USD/JPY has started the week with slight losses, as the pair currently is trading at 113.70. On the release front, Japan released two minor events. Japanese All Industries Activity edged up to 0.3%, but this was shy of the forecast of 0.4%. Later in the day, we’ll get a look at Flash Manufacturing PMI, with the index expected to improve to 52.3 points. There are no US events on the schedule.
Donald Trump was sworn in as the president on Friday, as the Trump era has begun. The inauguration proceeded without incident, but anti-Trump protesters responded with a massive protest on Saturday in Washington, much to the irritation of Trump. Although there is an unwritten rule that a new president is granted 100 days of grace, this may not prove to be the case this time around. The bruising election campaign is still fresh, Trump is in a combative mood and continues to snipe at the media, so chivalry and goodwill may be in short supply. As we enter uncharted territory and begin the Trump era, how will the US dollar react? On Friday, Oanda’s Stephen Innes provided this assessment:
the downside risk for the USD remains elevated more so from Trump’s inauguration if he fails to underscore economic policy. On the other hand, if Donald comes out firing on all fiscal stimulus cylinders, bond yield will surge, and the greenback would catch an enormous updraft… the President–elect takes centre stage as we begin a new chapter in American politics and global financial markets. Buckle up; we are likely in for a wild ride in the coming 100 days [see the link below for the full article]
Donald Trump’s economic policies have yet to be outlined, but at his inauguration, Trump vowed to live by the mantra of “America first”. This has triggered alarm among US trading partners, including Japan, which is heavily reliant on its export sector. As part of his protectionist stance, Trump has promised to pull the US out of the Trans-Pacific Partnership, of which Japan is a key member. If this happens, the weak Japanese yen could resume its slide. How low could the yen go? The BoJ has been reluctant to step in and prop up the currency, but the markets believe that the bank will not let the yen fall below the 125 level, which has been labeled the “Kuroda line”. In early 2016, when the yen was trading close to the 124 line, Japanese officials warned against what they termed “currency manipulations” and threatened to intervene in order to boost the yen’s value. This led to a public backlash from US officials as fears of a currency war escalated. If the yen continues to weaken, we could see tensions escalate between the US and Japan.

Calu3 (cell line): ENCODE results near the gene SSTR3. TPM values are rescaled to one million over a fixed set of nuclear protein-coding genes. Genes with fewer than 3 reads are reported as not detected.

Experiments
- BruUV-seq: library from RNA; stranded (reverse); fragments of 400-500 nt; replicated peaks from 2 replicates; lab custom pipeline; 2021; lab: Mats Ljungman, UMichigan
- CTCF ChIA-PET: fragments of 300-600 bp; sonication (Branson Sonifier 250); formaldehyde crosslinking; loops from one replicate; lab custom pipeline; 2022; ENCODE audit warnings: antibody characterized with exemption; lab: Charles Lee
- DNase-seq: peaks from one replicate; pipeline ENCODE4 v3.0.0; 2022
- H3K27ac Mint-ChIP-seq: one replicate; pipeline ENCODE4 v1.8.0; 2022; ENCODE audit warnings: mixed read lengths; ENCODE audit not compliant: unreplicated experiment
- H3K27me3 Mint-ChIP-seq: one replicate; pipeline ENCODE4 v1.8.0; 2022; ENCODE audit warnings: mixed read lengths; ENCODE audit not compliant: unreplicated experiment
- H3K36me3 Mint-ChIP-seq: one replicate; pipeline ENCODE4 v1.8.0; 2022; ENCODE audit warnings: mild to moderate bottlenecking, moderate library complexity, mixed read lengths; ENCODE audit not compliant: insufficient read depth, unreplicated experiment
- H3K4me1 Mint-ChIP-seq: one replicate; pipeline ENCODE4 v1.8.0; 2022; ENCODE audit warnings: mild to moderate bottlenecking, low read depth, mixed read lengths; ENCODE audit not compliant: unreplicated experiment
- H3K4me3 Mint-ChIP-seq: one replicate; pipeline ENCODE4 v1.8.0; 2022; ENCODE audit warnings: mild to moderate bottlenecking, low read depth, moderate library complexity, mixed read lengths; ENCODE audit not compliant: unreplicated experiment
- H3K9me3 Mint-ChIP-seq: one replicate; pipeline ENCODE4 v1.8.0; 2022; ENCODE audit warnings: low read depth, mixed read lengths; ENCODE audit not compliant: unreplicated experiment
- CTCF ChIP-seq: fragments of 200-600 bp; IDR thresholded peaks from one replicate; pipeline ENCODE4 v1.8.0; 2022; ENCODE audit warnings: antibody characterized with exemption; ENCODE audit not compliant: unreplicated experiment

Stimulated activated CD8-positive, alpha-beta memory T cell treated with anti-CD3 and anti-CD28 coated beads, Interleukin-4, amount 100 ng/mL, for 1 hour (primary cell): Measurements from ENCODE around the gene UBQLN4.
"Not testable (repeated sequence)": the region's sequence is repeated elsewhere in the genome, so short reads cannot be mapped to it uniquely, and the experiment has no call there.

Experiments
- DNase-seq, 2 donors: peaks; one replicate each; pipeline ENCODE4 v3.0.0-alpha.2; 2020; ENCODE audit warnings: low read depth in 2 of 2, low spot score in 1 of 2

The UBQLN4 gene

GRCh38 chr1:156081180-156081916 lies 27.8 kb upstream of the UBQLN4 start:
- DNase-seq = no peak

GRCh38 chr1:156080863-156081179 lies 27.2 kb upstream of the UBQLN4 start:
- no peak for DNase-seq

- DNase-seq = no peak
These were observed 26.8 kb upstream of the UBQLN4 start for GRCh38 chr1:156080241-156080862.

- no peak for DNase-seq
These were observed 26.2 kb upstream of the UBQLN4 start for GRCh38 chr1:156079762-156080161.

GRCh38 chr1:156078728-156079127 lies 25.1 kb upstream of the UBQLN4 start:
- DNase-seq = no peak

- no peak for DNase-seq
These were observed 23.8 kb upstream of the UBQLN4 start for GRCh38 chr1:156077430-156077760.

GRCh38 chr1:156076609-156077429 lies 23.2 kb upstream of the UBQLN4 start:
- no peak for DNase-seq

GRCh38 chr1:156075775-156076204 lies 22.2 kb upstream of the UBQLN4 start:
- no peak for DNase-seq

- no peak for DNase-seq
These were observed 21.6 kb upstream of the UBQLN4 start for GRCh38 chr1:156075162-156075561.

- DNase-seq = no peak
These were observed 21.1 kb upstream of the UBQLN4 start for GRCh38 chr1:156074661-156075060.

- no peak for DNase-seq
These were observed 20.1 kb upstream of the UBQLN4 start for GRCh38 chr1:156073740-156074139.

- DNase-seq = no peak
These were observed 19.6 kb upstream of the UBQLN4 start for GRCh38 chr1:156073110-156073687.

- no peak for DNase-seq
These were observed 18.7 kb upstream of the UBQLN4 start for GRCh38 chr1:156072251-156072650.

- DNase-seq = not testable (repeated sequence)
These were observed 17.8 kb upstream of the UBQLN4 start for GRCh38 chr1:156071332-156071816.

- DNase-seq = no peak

Sunday (January 22)
- 23:30 Japanese All Industries Activity. Estimate 0.3%. Actual 0.4%
Monday (January 23)
- 19:30 Japanese Flash Manufacturing PMI. Estimate 52.3
*All release times are GMT
*Key events are in bold
USD/JPY for Monday, January 23, 2017
USD/JPY January 23 at 7:00 EST
Open: 113.80 High: 113.97 Low: 113.15 Close: 113.68
- USD/JPY posted slight losses in the Asian session but has recovered in the European session
- 112.57 is providing support
- 113.80 is a weak resistance line
- Current range: 112.57 to 113.80
Further levels in both directions:
- Below: 112.57, 110.94 and 109.85
- Above: 113.80, 114.83, 115.90 and 116.88
OANDA’s Open Positions Ratio
USD/JPY ratio is unchanged in the Monday session. Currently, short and long positions are almost an even split, indicative of a lack of trader bias as to what direction USD/JPY will take next.
This article is for general information purposes only. It is not investment advice or a solution to buy or sell securities. Opinions are the authors; not necessarily that of OANDA Corporation or any of its affiliates, subsidiaries, officers or directors. Leveraged trading is high risk and not suitable for all. You could lose all of your deposited funds.